Celebrating Black History Month: Angel Sousani-Twumasi shares her voice

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Photo by Angel Sousani-Twumasi

Senior Angel Sousani-Twumasi on Jan. 26.

This year, things have changed and traditions have faded. However, the annual celebration of Black History Month—a time filled with celebrations to embrace black people and their accomplishments—will continue in our community, especially thanks to the Black Student Union (BSU).

BSU connects Black students from all grades to create an inclusive and welcoming environment. They focus on providing opportunities for students in certain school events while preparing the school itself for future Black students, who can then feel inspired to join the community. One event hosted by BSU is the Black History Program, which not only honors previous generations of Black people breaking boundaries, but also highlights the talents and gifts of current Black students who may not have the opportunity to stand out elsewhere.

BSU is a community that is meant to bring together students who may be generalized to a certain image just based on their skin color. Their goal is to allow Black students to connect with other students of different backgrounds and upbringings, while coming together to celebrate the joy of being Black. It’s also a group meant for Black students to open up about experiences at Wootton and promote discussions to bring change.

Senior Angelique “Angel” Sousani-Twumasi, a passionate learner who loves to read, has been awarded the Posse Scholarship. The Posse program “identifies public school students with extraordinary academic and leadership potential that may have been overlooked by traditional college selection processes,” according to program materials.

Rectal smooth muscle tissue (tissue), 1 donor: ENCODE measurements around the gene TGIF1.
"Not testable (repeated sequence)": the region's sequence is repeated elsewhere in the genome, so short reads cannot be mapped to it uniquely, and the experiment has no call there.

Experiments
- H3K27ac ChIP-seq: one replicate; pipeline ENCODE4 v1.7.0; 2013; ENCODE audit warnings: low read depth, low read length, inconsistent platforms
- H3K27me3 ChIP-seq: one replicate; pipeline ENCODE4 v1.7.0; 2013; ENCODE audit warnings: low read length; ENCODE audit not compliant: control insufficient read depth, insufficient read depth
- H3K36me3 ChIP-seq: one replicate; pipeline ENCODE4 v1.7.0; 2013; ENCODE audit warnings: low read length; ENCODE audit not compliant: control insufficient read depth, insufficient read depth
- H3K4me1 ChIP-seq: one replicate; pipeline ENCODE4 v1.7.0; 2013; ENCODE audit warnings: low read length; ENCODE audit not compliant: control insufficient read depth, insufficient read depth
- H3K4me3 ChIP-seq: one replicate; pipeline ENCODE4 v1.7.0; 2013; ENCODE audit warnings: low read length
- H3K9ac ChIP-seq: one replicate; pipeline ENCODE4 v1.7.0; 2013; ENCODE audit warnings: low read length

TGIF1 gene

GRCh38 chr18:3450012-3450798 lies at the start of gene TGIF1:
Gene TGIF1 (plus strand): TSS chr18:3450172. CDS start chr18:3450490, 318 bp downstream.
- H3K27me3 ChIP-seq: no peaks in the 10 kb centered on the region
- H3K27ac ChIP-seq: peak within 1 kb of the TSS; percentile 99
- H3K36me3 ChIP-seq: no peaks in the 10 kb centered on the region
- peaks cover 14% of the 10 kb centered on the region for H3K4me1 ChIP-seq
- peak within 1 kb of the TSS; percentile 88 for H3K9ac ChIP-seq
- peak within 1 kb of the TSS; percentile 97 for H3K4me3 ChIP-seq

I think being at Wootton, I became more self-aware that I am seen as a Black girl before anything else and that I have to be extra conscious of acting in certain ways.”

Sousani-Twumasi has been in BSU for four years. In regards to her experience as a Black female at Wootton, she said,  “I wouldn’t say I have experienced racism at Wootton or any outward expression of hate. However, both the unconscious and conscious microaggressions were evident. I think being at Wootton, I became more self-aware that I am seen as a Black girl before anything else and that I have to be extra conscious of acting in certain ways.”

When reflecting on her personal response to judgmental peers, Sousani-Twumasi said, “I think my actions and successes in life are enough to respond to people who may have preconceived negative opinions about me.”

Sousani-Twumasi felt a strong sense of hope when Vice President Kamala Harris was sworn into office on Jan. 20. For young women everywhere, watching Harris become the first female vice president has been magical. A woman who shared similar dreams to young women today is now in the White House. “Like most people, seeing Kamala Harris become vice president gives me not only hope but gratitude. She herself acknowledges the women that have come before and paved the way and now she joins that group of women,” Sousani- Twumasi said.

Harris is a symbol of both hope and unity to everyone. She is an inspiration for all women, but especially for Black and Asian women to aspire to be a part of the change for this country. Her being vice president allows little girls no matter what cultural background to see themselves in a space that they have not before.

 Black History Month should focus on the beauty and versatility of Black people. We always seem to look at all the struggles that have been overcome, however, “I believe that shifting attention to rather the present-day positive attributes of the Black community is significant,” Sousani-Twumasi said.